Nice tent–wish it were nearer to the trees
Editor’s Note: I’m camping again! My pain condition has improved since I wrote this in 2010. Also, I’m now following my own advice. I’ve got the double-thick Coleman air mattress with the 1-inch zip-on memory foam pad that keeps the cold air away from me. I’ve got the tent that sets up in 2 minutes. I’ve got a couple of friends I camp with who carry the heavy stuff for me so I don’t aggravate anything.
While I still wouldn’t recommend tent camping for anyone with severe chronic pain, I now believe that with mild to moderate chronic pain, tent camping can be both possible and fun.
Then let them do as much of the work as possible. Because tent camping takes work–you’ve got to unpack the car, set up camp, cook, do dishes, secure food away from bears, hike back and forth to the bathroom, carry water…it goes on and on. Think about all the work that needs doing before you head out camping–it’s a lot harder than staying in a hotel.
Buy a big tent
Like one of these. Or these. Stooping down to fold and spindle yourself into a 2-3 man backpacking tent will make pain worse, not better. In a big tent, you can fit all the equipment you need to maximize your comfort, including the oversized air mattress and the propane heater.
Set up that nice big tent beneath a nice big tree. About three seconds after the sun rises on a nice summer day, the icy air inside an unshaded tent will rise about 140 degrees. Or at least it’ll feel about like that. But a shaded campsite makes all the difference. If you open up the windows to allow air to circulate through your tent, you can even take an afternoon nap in a shaded tent.
Create the warmest, comfiest bed you can
Start with a sturdy, self-inflating air bed. If you like, add a memory foam mattress topper. Before you inflate the mattress, spread out a wool blanket, an old wool rug, or a sleeping bag. This goes underneath the air mattress, to keep as much cold from seeping up as much as possible.
Skip the expensive Zero-Kelvin mummy bag and make yourself up a real bed. Sheets, blankets, multiple pillows, the works. Regular rectangular sleeping bags, fully unzipped, make good camping blankets. Not only will it feel more comfortable and homelike, you’ll be able to share in your camping partner’s body warmth. Now’s not the time to be squeamish, either–even if your camp buddy isn’t your life partner, borrow some body heat!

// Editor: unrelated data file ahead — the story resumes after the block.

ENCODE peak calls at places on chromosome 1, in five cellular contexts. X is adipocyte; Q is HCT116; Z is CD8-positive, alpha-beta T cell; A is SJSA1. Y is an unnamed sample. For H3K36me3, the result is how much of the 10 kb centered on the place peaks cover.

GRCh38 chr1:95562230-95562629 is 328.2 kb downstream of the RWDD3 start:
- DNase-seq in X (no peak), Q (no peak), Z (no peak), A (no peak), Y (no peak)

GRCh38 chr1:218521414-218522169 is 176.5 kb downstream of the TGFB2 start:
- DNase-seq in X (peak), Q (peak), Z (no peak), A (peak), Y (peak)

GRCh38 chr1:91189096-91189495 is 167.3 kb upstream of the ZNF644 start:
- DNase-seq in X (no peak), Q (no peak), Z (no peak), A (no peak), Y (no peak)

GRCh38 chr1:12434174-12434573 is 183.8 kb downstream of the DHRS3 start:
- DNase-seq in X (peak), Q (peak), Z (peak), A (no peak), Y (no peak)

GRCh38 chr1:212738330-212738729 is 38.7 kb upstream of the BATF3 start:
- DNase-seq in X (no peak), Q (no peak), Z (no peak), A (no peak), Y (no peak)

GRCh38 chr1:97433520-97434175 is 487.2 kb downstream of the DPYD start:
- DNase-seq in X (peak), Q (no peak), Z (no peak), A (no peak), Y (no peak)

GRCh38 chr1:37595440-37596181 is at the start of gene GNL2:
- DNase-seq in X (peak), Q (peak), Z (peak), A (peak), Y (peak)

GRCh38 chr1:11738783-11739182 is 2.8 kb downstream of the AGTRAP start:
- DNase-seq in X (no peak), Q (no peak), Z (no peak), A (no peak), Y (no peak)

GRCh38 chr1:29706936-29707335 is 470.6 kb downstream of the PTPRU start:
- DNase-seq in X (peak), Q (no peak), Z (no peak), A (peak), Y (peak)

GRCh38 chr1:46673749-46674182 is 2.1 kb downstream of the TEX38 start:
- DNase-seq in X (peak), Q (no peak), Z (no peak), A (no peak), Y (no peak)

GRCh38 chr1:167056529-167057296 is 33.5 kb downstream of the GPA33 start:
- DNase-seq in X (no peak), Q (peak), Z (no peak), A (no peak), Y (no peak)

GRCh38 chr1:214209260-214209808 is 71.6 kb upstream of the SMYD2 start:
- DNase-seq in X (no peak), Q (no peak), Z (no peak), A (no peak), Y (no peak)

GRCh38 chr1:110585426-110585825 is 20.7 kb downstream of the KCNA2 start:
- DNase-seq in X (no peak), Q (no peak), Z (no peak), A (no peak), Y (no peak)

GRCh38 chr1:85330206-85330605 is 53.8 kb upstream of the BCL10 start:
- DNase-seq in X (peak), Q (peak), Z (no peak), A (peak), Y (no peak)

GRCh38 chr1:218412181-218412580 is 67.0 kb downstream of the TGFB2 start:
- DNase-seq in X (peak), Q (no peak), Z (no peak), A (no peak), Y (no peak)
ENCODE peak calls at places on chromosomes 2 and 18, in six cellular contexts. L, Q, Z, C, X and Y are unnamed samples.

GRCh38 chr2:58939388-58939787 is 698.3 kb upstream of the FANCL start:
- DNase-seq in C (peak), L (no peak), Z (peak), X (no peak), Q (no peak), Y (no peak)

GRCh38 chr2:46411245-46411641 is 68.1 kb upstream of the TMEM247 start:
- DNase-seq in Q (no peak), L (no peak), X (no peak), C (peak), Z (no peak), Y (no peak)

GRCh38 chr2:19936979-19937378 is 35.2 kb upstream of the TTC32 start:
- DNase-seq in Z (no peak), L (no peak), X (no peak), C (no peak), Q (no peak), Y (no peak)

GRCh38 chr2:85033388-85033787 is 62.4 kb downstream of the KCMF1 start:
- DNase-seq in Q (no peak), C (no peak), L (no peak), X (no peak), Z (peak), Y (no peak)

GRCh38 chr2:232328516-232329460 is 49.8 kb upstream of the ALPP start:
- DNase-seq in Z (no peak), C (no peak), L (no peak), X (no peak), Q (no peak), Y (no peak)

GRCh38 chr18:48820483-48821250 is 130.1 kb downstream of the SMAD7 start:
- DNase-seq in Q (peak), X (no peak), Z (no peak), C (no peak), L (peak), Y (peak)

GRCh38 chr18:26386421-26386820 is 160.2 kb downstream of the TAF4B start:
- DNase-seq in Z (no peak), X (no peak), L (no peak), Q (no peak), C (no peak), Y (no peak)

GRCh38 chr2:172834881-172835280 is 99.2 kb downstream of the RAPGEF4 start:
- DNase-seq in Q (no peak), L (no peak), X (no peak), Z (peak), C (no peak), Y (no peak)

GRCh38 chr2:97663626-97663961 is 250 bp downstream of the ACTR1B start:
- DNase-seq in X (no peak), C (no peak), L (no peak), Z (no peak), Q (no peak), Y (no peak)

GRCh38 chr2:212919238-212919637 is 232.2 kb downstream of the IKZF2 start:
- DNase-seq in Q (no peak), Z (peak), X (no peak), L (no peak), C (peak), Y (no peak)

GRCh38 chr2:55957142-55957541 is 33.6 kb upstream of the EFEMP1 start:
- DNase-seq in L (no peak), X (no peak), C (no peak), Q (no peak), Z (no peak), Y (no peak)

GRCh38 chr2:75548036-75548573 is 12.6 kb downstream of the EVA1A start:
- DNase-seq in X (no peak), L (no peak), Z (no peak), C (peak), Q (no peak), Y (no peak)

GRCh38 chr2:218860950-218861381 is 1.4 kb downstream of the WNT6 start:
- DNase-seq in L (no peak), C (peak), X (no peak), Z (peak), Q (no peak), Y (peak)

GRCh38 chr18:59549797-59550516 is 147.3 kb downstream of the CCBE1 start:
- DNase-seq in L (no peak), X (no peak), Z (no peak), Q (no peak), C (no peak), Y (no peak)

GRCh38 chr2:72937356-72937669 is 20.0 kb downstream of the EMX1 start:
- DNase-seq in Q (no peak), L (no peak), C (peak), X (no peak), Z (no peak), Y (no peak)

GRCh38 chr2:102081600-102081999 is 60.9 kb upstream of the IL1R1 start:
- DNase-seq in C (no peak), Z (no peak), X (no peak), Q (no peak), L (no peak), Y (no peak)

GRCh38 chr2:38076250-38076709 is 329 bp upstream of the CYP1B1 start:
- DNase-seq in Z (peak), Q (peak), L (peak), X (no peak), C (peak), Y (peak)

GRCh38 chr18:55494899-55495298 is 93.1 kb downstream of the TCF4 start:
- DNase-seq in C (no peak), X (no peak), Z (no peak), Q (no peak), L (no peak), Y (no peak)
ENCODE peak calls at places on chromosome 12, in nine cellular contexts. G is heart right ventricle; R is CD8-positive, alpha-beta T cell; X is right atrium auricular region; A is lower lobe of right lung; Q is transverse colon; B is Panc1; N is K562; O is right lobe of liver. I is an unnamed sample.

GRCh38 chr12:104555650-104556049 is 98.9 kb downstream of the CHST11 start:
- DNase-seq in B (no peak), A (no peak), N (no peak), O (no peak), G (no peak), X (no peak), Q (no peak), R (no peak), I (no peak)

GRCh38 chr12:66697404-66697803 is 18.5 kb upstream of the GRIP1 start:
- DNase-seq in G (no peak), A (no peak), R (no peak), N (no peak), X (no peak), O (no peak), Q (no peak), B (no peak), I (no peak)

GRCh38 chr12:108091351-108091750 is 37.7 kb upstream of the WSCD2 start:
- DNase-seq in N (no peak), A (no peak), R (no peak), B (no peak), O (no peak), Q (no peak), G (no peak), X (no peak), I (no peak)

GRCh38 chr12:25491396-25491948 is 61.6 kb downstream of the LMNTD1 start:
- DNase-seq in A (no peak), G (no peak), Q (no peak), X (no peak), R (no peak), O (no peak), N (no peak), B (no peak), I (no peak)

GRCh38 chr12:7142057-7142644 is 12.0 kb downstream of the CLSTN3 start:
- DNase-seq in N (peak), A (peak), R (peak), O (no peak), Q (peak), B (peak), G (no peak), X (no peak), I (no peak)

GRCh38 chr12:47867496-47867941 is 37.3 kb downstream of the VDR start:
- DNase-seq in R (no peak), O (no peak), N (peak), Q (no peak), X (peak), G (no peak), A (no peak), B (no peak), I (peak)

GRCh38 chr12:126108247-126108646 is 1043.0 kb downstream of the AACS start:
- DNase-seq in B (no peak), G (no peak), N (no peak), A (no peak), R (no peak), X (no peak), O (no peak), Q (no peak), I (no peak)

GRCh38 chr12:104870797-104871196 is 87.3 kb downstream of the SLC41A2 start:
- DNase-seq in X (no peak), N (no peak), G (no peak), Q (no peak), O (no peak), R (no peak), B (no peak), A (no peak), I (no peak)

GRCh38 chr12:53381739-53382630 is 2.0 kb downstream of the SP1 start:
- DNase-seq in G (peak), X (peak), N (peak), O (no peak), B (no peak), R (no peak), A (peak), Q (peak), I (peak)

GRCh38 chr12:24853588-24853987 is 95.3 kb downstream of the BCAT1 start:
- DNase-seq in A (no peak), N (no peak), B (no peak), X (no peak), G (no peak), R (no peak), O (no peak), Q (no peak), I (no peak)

If a pile of blankets doesn’t keep you warm enough (it doesn’t work for me), a few options can help turn up the heat. My favorite is the battery-operated electric blanket. A poor man’s version, the hot water bottle, doesn’t work anywhere near as well for general bed heating, but is better if you need to warm up chilled joints or icy feet.
Skip the traditional camp food and eat right
For me, beenie-weenies from a can mixed + burnt marshmallows + grape kool-aid = hideous pain flare. Instead, keep as close to your standard daily fare as you can. Unless you’re already good at it, don’t bother trying to cook whole meals over a fire. Instead, buy a propane camp stove–Coleman stoves are fuel-efficient, easy to cook on, and virtually indestructible. (My recommendation: always buy Coleman branded camp stoves. Cheap imitators never work half as well.) Cooking on a good multi-burner camp stove feels lots like cooking on an at-home gas stove. With a matching camp stove griddle, eggs and pancakes for breakfast fry up in a snap. A pot of boiling water plus some gourmet jarred sauce becomes a delicious pasta dinner. I do pack nuts and dried fruit in ziplock bags and call it trail mix when I take it hiking. And yeah, I’ll roast a few marshmallows after a nutritious dinner. Some traditions ought to be honored.
Bring a super-comfy seat
Bring a comfy camp chair, preferably with a footstool, like this one. Add an extra plastic dish pan to your kit, and use it for either warm water or ice water so you can soak your feet. Get a few crack-em instant hot packs and cold packs from the drugstore, so you can ice or heat sore spots each evening. If you’ve got an old yoga mat, bring it along too, and spread it out each day for a stretching and relaxation session.
Light up the night
Pack flashlights, a couple of camp lanterns, and plenty of extra batteries. Then use them every time you get up to walk anywhere at night. Nothing makes the pain of camping worse than adding a broken toe or a sprained ankle from tripping over an unseen root or stepping in a gopher hole in the middle of the night.
Use a camp toilet
Going to the bathroom in the middle of the night is my least favorite part of tent camping. Sure, most modern campgrounds provide shared facilities. So all I’ve got to do is slip out of my nice warm bed, find my shoes, struggle into a coat, grab a flashlight, unzip the tent, and shiver my way across the campground in the dead of night, hoping that I’ve remembered the right path to take. Given my bladder issues, I get to do that between once and five times every night.
The best solution: thrust my shivering dignity aside and use a camp toilet. These days they come with seats and high tech plastic disposal bags. Best of all, by shoving a camp toilet in the corner of the tent (and possibly adding a makeshift privacy screen) I can avoid all of the wretchedness of leaving the tent in the middle of the night.
That’s about it. Oh, except for my opinion of backpacking and hike-in camping. Don’t do it. If you’ve got pain, the level of misery you’ll achieve while backpacking will be amazing. [Editor's note: this part's still true. Chronic pain = no hike-in camping for me.]
Next up…RVs and other civilized means of camping with pain.
Photo by baylina on flickr